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Lewis and Parallel Universes

July 3, 2017

 

In most people’s minds today, there is a common misunderstanding about the Middle Ages, based on two or three accepted ‘facts’ which are not actually true. Most people believe that mediaeval thinkers considered that the world was flat; most think that religion was vehemently opposed to scientific discovery; and many believe that ideas like other universes or life on other planets are strictly modern ideas which would never have appeared in mediaeval thought.

 

This, along with many other things, creates what Lewis called a ‘chronological snobbery’, the notion that because we have moved on from the Middle Ages and made various scientific discoveries which have changed our perceptions of the world, we are somehow ‘better’ and that the Middle Ages were ‘inferior’. But this conclusion, often unquestioned, is very uncertain in reality.

 

An example can be seen in Paris in the 13th-century. The Pope wrote to the university at the Sorbonne, where it was alleged that members of the arts faculty had come up with various radical ideas, mainly derived from Aristotle. At first, Bishop Tempier, whose job it was to look into this situation, made a list of many heretical propositions. What he was doing without realising it was undermining the authority of Aristotle as a source for mediaeval thought, and into that vacuum came a new way of looking at the universe which included contemplating the possibility of other planets and aliens.

 

In the 19th century, scientist and historian Pierre Duhem concluded that our common belief that the Renaissance had brought about a scientific revolution was incorrect: the notions of the later Middle Ages had in fact evolved over the years into later ideas - Bishop Tempier’s 1277 condemnations was one of the steps that had liberated Christian thinkers from the dogma Aristotle and had opened up the way to a more scientific view based on observation. One of these condemned ideas, for example, was the principle of Aristotelian thought that held that the ‘first cause’ (or God) could only have made one world. 

 

The four elements of Earth, Air, Wind and Fire are well known enough as mediaeval ideas, but the principle of ‘kindly enclyning’, by which elements tended to gravitate towards one another, is less well known. According to this principle, a particle of Earth would naturally move towards another particle of Earth, and, philosophers concluded, as Earth was heavier than the other three elements, it would tend to ‘enclyne’ to the bottom or centre of the universe. Aristotle decided that other worlds or ‘collections of Earth’ couldn’t exist as they would be pulled towards our own, resulting in only one ‘Earth’.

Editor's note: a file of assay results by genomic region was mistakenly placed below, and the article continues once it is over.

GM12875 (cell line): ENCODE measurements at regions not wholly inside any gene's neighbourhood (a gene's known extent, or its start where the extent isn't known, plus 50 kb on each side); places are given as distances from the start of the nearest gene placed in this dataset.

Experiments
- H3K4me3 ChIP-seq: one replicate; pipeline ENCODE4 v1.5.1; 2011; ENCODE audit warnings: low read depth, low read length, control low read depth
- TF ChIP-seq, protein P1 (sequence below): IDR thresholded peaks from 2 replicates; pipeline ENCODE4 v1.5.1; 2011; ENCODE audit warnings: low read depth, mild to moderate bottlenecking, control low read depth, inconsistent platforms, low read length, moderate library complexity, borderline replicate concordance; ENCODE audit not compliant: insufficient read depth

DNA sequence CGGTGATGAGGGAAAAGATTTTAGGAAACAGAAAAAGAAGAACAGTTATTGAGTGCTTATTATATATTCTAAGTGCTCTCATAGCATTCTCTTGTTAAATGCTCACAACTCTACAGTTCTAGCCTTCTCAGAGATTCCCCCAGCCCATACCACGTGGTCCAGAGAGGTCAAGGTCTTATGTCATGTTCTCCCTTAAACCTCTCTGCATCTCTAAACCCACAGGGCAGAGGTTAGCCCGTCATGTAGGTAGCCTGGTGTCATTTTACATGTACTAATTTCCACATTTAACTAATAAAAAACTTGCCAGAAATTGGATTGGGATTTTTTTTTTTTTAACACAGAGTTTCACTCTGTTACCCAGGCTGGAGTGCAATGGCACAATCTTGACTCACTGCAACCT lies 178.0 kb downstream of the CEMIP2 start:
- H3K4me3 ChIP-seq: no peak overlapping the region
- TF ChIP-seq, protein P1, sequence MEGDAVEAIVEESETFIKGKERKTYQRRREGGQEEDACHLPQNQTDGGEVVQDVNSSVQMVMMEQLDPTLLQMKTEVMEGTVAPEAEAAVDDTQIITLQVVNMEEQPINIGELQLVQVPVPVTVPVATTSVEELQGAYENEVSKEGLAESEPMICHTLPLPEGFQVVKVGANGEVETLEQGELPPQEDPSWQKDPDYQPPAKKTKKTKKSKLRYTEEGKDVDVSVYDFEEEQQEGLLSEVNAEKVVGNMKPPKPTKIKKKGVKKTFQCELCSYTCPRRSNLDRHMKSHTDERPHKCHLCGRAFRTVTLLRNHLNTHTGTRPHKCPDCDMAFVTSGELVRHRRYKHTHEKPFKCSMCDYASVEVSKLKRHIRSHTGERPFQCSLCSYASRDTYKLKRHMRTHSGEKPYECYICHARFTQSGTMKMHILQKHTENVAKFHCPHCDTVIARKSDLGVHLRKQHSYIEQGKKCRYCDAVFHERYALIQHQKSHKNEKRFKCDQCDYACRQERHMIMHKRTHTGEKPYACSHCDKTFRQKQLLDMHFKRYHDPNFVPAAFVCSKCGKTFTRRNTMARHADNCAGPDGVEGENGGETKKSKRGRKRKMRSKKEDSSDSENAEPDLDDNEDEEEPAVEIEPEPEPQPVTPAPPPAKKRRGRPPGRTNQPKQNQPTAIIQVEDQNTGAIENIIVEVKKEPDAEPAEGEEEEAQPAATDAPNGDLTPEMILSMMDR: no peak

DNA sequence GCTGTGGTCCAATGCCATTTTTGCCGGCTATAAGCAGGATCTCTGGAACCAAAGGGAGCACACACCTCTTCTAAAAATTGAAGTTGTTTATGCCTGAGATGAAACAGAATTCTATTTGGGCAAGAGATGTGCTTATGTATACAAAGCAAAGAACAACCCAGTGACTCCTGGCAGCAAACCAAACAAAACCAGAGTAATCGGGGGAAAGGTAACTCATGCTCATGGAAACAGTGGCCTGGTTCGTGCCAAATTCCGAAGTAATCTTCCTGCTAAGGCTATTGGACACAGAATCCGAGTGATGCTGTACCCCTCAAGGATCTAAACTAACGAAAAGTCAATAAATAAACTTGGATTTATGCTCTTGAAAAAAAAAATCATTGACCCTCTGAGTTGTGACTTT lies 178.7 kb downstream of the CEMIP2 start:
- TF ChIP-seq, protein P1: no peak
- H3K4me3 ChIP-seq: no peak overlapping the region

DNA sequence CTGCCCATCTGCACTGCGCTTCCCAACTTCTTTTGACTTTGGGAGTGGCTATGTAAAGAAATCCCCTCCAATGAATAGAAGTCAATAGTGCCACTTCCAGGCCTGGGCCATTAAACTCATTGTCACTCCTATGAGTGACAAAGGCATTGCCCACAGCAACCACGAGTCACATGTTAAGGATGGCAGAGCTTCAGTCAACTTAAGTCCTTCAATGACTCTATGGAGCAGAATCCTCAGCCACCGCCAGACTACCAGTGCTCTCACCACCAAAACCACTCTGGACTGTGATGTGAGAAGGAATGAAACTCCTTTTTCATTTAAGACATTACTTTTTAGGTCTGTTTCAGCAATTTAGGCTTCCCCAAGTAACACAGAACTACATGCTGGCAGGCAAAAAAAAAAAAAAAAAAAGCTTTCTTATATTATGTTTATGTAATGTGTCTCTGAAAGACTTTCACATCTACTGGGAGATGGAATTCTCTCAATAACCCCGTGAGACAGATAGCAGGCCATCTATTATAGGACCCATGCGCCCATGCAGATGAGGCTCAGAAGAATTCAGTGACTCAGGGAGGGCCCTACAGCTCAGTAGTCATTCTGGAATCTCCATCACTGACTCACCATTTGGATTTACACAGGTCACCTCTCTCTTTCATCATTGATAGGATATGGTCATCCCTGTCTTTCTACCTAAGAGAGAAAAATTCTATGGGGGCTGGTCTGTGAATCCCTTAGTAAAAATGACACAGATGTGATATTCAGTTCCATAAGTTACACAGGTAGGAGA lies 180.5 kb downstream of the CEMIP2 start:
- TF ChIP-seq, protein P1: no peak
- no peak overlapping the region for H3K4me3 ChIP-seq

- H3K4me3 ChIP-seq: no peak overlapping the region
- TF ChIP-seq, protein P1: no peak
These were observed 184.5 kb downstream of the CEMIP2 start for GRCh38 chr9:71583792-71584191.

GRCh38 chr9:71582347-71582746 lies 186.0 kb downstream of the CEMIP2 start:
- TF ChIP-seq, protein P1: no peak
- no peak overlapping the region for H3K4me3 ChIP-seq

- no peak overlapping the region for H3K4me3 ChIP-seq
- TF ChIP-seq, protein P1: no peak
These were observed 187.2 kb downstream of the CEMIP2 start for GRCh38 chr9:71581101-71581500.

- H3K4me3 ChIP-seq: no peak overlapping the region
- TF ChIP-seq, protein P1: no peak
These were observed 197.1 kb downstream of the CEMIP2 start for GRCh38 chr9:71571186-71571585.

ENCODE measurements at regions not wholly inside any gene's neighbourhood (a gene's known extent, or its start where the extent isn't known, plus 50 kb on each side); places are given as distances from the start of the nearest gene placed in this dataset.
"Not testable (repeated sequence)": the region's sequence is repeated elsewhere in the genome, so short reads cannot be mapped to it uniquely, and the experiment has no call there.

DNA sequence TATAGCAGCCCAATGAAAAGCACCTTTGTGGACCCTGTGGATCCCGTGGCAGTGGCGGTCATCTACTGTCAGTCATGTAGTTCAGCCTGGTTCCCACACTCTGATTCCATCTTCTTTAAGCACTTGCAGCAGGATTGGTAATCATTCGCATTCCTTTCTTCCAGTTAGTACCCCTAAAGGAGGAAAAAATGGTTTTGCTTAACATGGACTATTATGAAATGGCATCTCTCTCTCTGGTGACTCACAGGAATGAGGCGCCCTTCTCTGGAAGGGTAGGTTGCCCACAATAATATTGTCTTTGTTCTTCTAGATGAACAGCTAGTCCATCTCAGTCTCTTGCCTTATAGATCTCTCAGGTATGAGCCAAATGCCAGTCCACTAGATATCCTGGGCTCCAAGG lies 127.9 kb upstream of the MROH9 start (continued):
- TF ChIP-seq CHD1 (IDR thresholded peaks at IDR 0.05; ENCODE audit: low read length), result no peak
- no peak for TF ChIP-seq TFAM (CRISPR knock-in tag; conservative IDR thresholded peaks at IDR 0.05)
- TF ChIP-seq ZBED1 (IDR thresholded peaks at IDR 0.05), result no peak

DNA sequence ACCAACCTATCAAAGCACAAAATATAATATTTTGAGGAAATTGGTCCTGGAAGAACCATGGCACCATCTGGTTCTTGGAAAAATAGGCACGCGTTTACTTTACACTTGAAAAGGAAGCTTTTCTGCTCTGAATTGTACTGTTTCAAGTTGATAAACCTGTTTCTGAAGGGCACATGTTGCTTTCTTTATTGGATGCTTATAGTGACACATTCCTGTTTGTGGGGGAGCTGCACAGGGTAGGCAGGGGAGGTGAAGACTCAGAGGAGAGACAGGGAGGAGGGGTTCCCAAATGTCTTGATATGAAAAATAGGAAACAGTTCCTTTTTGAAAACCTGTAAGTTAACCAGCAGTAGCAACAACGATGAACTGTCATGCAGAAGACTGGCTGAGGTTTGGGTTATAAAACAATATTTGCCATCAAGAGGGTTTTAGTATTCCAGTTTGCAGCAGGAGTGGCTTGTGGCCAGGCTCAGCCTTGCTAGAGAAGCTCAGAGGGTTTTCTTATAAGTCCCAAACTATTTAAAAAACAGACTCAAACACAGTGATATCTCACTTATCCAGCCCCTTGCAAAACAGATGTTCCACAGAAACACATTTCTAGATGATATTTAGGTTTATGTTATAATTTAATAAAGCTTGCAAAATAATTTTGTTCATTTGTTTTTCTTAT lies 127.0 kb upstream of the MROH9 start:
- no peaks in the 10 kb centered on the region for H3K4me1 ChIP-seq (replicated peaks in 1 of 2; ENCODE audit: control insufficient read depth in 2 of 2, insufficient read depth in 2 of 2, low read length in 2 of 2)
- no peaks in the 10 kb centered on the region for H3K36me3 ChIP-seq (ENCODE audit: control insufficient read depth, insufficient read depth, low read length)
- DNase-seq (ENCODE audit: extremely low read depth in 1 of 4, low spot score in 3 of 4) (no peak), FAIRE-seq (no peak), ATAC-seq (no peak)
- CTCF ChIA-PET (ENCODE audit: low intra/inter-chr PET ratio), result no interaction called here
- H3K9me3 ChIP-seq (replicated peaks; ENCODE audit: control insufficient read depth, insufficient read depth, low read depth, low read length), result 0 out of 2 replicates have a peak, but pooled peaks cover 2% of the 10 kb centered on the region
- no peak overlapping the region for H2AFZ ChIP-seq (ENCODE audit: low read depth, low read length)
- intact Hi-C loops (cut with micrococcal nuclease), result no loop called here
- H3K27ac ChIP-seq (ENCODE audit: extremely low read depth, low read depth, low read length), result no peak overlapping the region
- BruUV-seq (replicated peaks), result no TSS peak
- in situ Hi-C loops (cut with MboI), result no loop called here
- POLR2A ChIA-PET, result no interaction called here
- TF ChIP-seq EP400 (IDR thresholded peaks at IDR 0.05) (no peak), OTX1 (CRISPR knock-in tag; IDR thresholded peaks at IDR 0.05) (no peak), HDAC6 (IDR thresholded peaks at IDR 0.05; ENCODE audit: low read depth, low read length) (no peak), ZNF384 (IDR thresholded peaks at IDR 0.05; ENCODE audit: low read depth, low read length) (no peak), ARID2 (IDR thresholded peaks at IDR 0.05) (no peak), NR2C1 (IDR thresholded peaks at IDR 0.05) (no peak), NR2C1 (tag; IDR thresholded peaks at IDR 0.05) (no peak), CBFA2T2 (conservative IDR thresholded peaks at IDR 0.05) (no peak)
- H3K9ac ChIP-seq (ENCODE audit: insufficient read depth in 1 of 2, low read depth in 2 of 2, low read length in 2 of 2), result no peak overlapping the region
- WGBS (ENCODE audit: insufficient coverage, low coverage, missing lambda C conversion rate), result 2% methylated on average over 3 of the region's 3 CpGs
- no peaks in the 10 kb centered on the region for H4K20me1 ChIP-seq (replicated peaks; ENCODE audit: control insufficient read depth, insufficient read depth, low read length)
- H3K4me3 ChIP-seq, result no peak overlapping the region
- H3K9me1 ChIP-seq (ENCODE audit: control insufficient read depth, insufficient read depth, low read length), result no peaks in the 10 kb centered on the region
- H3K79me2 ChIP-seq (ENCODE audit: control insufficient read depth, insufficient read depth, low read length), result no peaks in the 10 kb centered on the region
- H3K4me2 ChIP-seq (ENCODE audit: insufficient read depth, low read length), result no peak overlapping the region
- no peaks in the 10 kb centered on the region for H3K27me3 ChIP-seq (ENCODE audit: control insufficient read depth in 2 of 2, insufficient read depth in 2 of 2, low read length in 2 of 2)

Bishop Tempier disagreed: God was all-powerful. An elemental rule such as the notion that similar things gravitated towards similar things, was not senior to the creative power of God. It must be the case, therefore, that God may have made other worlds, other Earths.

 

Richard of Middleton wrote to Tempier, agreeing that it must be possible to have more than one universe: ‘God could have and could still now create another universe.’ According to Richard, this need not necessarily violate Aristotle’s principle if it could be accepted that the ‘Earth’ element of a second world would stay in an entirely separate universe. Then Aristotle would still be correct and these separate universes would have their own worlds.

 

William of Ware, a scholar of the early 14th century, forwarded the idea that these separate universes must have no way of interacting or they would violate the idea of Creation being a sole event, but if we accepted the idea that they could not in any way interact, they might still exist: in effect, there might be parallel universes.

 

Within the coming century, theologian and astronomer Nicholas of Cusa (1401 to 1464) believed that if people were able to leave the earth, they would find stars, planets, and moons similar to our own, even going so far as to imagine that these planets might have inhabitants: sun-dwellers would be bright and intellectual; moon-dwellers might be insane of ‘lunatics’. 

 

All of this Lewis would have known about from his studies of the literature of the period, and, what’s more, it would have directly appealed not only to his imagination but to his imaginative need - he could use all of this to create wondrous other worlds of his own, but he could also use all this to forward the primary effect he sought to have upon readers: he could ‘snap them out of’ the dark world into which they had fallen, and place them in a parallel one, a world sufficiently recognisable to prompt an affinity but sufficiently different to urge transformation.

 

And that’s precisely what he did with Narnia.

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